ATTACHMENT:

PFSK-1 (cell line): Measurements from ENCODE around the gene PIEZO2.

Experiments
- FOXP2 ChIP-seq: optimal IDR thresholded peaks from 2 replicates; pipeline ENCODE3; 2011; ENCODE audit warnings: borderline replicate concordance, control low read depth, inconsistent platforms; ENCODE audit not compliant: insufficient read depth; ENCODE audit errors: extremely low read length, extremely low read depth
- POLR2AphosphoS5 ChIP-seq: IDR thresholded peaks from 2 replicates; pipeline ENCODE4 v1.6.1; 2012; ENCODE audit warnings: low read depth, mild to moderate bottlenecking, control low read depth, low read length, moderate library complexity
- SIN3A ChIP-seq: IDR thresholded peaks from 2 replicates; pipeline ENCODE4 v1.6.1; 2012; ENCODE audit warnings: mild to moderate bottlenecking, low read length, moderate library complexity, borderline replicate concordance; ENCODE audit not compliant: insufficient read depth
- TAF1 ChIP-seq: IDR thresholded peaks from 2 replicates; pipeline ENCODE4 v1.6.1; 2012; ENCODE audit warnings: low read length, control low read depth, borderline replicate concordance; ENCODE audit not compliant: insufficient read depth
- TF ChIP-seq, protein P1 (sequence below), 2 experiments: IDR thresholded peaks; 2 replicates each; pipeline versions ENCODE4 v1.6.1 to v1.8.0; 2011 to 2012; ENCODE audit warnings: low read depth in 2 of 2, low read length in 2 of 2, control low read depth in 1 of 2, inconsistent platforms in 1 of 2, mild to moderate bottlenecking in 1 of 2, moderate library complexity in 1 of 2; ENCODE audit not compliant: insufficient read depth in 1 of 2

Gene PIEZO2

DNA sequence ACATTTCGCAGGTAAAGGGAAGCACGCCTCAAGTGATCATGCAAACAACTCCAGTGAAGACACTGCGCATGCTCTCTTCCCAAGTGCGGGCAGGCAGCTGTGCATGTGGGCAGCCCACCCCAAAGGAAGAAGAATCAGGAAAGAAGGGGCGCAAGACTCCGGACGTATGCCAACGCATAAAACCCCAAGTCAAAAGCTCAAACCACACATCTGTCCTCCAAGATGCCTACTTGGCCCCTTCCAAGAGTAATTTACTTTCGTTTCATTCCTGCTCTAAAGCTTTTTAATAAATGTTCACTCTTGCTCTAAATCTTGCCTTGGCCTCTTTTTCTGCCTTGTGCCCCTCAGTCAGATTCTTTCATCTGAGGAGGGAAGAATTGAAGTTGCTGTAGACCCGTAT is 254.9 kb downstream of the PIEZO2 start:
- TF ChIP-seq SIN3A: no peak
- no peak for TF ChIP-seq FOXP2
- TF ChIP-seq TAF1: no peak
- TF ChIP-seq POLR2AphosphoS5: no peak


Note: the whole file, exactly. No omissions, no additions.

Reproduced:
PFSK-1 (cell line): Measurements from ENCODE around the gene PIEZO2.

Experiments
- FOXP2 ChIP-seq: optimal IDR thresholded peaks from 2 replicates; pipeline ENCODE3; 2011; ENCODE audit warnings: borderline replicate concordance, control low read depth, inconsistent platforms; ENCODE audit not compliant: insufficient read depth; ENCODE audit errors: extremely low read length, extremely low read depth
- POLR2AphosphoS5 ChIP-seq: IDR thresholded peaks from 2 replicates; pipeline ENCODE4 v1.6.1; 2012; ENCODE audit warnings: low read depth, mild to moderate bottlenecking, control low read depth, low read length, moderate library complexity
- SIN3A ChIP-seq: IDR thresholded peaks from 2 replicates; pipeline ENCODE4 v1.6.1; 2012; ENCODE audit warnings: mild to moderate bottlenecking, low read length, moderate library complexity, borderline replicate concordance; ENCODE audit not compliant: insufficient read depth
- TAF1 ChIP-seq: IDR thresholded peaks from 2 replicates; pipeline ENCODE4 v1.6.1; 2012; ENCODE audit warnings: low read length, control low read depth, borderline replicate concordance; ENCODE audit not compliant: insufficient read depth
- TF ChIP-seq, protein P1 (sequence below), 2 experiments: IDR thresholded peaks; 2 replicates each; pipeline versions ENCODE4 v1.6.1 to v1.8.0; 2011 to 2012; ENCODE audit warnings: low read depth in 2 of 2, low read length in 2 of 2, control low read depth in 1 of 2, inconsistent platforms in 1 of 2, mild to moderate bottlenecking in 1 of 2, moderate library complexity in 1 of 2; ENCODE audit not compliant: insufficient read depth in 1 of 2

Gene PIEZO2

DNA sequence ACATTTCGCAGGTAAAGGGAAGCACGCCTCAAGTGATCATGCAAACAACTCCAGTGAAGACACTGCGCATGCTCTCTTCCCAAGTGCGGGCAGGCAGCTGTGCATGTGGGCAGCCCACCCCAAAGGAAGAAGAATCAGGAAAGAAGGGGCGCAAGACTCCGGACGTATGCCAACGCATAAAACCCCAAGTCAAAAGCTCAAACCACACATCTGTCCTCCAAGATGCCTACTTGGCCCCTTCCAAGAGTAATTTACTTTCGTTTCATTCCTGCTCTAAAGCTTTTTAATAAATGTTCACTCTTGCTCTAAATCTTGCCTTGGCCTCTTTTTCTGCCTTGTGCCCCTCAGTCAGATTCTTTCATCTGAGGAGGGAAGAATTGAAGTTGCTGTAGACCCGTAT is 254.9 kb downstream of the PIEZO2 start:
- TF ChIP-seq SIN3A: no peak
- no peak for TF ChIP-seq FOXP2
- TF ChIP-seq TAF1: no peak
- TF ChIP-seq POLR2AphosphoS5: no peak